In 503 CE, some years after the Roman Legions have departed from Britain, Artorius, a Duke of the Legions, is sent north by Aurelian, the son of Ambrosius, the first man to declare himself King of Britain. Along the way Artorius rescues Princess Gwendaello of Dynevawr, a victim of Saxon treachery, who is now the hereditary Pendragon of Britain. Though Artorius is drawn to Gwendaello, the life of a soldier has never left him much time or inclination for romance. After several more tantalizing and inconclusive meetings with the Pendragon, Artorius is sent by Aurelian to fight at Badon Hill near Sarum, where a massive invasion of Saxons is taking place.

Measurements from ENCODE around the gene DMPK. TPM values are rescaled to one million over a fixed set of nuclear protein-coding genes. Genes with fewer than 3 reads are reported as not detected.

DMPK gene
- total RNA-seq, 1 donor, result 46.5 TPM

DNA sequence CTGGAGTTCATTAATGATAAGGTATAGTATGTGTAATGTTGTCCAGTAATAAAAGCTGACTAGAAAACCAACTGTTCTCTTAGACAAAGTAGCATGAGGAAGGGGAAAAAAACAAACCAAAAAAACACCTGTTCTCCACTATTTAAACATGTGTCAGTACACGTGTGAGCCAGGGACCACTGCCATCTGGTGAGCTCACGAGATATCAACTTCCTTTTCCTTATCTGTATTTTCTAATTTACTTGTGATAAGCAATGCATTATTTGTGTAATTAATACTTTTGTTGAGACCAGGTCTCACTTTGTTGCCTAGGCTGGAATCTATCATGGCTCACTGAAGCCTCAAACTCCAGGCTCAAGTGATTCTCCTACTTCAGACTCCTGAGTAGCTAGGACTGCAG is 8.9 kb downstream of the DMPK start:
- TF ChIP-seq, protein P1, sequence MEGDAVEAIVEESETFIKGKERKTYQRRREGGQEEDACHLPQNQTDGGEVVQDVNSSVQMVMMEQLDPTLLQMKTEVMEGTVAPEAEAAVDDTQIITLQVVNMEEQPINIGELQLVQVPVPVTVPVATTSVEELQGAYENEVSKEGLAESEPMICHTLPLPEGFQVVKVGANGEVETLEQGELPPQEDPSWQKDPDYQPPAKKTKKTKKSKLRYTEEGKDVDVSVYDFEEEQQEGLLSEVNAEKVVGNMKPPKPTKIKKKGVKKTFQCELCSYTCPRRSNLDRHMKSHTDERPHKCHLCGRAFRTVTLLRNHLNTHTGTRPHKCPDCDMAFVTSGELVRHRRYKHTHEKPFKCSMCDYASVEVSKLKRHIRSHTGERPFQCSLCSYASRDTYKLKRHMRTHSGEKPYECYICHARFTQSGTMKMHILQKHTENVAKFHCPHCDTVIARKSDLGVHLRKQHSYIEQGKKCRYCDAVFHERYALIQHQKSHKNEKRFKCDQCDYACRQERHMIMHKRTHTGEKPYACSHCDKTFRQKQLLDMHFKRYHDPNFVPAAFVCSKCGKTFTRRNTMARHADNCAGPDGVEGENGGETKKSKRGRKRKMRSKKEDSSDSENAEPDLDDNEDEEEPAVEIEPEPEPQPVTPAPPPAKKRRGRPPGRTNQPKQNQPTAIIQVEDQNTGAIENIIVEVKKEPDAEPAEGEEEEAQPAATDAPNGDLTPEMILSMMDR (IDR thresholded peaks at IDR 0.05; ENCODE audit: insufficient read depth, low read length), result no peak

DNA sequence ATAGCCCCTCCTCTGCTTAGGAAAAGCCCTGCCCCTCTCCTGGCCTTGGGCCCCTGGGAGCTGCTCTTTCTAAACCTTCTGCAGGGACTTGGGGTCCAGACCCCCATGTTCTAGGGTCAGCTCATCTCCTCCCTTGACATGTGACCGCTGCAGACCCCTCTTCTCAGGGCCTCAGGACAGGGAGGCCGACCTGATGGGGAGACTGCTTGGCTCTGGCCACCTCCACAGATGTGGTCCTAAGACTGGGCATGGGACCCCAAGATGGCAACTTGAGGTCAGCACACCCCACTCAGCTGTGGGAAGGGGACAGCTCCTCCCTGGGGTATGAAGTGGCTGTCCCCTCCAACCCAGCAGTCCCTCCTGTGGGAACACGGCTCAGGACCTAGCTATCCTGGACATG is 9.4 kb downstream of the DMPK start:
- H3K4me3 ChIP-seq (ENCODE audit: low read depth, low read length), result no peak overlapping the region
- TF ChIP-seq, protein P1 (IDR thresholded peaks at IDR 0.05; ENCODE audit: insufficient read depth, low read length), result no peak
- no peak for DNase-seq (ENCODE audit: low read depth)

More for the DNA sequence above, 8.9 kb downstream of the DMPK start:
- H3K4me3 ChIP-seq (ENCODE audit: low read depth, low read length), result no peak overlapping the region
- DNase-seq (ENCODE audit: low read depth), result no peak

Artorius’ forces are outnumbered, and his cause seems hopeless. In three days of heavy fighting, his forces are winnowed to a scant thousand men against the Saxons’ fifty thousand. He knows he is doomed. But at the last moment Gwendaello and the entire Dynevawrii nation arrive, smashing the Saxon battle line and saving Artorius to live, marry Gwendaello, and beget the son whose son will set down this tale.
First published in 1930, this is the first novel of modern times to set the story of Arthur in a Dark Ages setting, though this version of the tale lacks many of the elements of the High Middle Ages myth. A good read, recommended for Arthurian fans, though archaic language — and attitudes toward women — abound.